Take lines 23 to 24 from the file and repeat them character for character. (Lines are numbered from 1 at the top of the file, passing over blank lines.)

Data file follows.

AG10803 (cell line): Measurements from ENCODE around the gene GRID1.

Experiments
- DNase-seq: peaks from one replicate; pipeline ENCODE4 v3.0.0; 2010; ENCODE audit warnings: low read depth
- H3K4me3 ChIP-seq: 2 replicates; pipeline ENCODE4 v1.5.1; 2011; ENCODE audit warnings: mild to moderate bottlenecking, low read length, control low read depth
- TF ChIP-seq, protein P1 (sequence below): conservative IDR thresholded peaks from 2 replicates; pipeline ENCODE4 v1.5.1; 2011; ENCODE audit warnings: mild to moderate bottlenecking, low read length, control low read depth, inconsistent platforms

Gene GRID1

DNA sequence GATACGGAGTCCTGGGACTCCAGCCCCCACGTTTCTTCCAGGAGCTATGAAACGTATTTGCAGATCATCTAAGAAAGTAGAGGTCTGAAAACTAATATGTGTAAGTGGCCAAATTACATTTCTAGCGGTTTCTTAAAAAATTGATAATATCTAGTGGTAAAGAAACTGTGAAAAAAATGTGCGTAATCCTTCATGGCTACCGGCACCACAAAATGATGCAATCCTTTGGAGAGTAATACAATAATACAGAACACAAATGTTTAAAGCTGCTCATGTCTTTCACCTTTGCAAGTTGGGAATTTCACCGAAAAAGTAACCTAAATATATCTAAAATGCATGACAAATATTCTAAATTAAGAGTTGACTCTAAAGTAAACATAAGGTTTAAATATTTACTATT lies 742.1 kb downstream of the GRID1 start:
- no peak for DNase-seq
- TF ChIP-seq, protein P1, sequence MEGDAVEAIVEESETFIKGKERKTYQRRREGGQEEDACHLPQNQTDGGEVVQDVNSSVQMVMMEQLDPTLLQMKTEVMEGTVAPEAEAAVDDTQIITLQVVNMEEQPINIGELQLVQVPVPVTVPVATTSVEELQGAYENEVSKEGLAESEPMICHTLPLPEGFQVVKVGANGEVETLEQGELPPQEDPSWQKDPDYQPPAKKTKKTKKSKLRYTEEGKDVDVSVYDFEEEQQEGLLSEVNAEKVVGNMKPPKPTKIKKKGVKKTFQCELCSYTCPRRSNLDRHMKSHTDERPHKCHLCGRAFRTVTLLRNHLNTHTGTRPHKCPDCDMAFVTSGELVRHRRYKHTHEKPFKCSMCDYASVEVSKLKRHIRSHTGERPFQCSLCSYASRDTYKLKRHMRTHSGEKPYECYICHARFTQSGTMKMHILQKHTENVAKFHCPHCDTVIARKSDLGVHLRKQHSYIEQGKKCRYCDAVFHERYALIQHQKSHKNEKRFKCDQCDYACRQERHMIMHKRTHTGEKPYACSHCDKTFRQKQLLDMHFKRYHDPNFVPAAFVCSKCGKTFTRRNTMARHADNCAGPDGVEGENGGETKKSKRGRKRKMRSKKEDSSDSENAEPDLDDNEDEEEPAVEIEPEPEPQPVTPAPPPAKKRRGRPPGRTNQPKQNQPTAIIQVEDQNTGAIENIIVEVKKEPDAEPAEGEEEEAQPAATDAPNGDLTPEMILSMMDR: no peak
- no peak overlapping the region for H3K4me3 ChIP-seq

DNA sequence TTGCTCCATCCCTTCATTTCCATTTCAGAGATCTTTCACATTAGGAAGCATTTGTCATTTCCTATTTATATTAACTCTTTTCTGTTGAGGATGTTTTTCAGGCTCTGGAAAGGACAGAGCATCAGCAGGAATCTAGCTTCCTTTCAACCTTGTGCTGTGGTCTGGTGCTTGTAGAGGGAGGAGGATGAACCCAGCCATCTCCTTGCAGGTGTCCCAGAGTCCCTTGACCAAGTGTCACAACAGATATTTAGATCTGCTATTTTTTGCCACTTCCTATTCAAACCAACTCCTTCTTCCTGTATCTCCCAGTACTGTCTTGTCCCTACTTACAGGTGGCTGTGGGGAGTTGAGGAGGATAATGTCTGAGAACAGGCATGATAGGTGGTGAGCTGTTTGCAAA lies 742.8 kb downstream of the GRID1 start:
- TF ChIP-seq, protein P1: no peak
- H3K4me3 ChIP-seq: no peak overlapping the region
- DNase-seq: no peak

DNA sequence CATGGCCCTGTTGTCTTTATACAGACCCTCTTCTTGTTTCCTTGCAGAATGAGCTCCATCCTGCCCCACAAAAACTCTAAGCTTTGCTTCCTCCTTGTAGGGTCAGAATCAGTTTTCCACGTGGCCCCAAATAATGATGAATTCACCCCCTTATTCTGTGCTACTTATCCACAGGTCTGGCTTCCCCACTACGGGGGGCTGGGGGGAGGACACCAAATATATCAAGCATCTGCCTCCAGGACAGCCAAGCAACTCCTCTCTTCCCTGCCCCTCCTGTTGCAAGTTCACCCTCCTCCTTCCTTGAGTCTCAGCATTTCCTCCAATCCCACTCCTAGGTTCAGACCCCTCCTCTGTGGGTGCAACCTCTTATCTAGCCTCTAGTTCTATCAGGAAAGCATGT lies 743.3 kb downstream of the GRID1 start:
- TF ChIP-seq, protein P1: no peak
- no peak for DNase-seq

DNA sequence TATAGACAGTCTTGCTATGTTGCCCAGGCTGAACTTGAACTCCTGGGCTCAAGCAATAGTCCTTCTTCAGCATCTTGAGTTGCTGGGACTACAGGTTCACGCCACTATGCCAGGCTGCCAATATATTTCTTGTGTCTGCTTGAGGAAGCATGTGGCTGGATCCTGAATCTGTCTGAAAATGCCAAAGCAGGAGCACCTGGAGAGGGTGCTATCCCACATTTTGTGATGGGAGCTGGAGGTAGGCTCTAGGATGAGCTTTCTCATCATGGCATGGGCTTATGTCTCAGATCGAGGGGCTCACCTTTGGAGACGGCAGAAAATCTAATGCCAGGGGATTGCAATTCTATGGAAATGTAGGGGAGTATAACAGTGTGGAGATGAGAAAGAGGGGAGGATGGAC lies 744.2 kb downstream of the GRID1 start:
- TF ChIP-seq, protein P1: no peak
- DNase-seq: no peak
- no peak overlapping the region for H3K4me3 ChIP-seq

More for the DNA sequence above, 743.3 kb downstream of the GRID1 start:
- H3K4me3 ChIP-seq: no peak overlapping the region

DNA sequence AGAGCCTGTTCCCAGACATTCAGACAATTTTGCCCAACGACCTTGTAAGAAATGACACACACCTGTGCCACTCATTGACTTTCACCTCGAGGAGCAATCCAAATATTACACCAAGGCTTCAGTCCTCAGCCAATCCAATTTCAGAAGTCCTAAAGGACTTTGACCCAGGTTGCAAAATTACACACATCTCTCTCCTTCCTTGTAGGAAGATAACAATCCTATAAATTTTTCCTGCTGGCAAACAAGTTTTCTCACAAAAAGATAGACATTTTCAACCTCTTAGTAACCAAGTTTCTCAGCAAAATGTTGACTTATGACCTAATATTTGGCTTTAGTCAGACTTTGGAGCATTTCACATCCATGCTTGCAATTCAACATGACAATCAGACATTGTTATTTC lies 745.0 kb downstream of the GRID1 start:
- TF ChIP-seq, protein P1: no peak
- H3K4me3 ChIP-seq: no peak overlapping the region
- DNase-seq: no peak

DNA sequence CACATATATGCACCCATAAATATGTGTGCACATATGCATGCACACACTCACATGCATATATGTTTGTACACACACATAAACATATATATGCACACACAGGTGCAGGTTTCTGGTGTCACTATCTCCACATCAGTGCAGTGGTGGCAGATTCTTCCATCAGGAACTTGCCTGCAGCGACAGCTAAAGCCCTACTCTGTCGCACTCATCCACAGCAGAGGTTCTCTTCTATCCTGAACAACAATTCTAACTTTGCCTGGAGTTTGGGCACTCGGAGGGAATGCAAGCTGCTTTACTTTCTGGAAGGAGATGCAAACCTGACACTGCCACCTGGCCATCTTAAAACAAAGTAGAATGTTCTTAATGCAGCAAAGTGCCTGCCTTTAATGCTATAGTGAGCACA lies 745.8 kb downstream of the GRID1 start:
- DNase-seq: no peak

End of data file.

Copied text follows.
- H3K4me3 ChIP-seq: no peak overlapping the region

DNA sequence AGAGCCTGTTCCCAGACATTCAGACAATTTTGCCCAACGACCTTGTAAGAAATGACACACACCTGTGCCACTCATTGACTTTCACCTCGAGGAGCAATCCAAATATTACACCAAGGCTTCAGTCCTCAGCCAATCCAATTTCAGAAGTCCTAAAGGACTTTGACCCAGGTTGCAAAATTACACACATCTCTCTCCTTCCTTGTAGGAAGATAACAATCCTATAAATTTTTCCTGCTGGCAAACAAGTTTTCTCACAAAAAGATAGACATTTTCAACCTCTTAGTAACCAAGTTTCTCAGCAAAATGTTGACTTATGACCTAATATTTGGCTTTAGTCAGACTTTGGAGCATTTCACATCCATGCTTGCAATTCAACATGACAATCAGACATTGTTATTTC lies 745.0 kb downstream of the GRID1 start: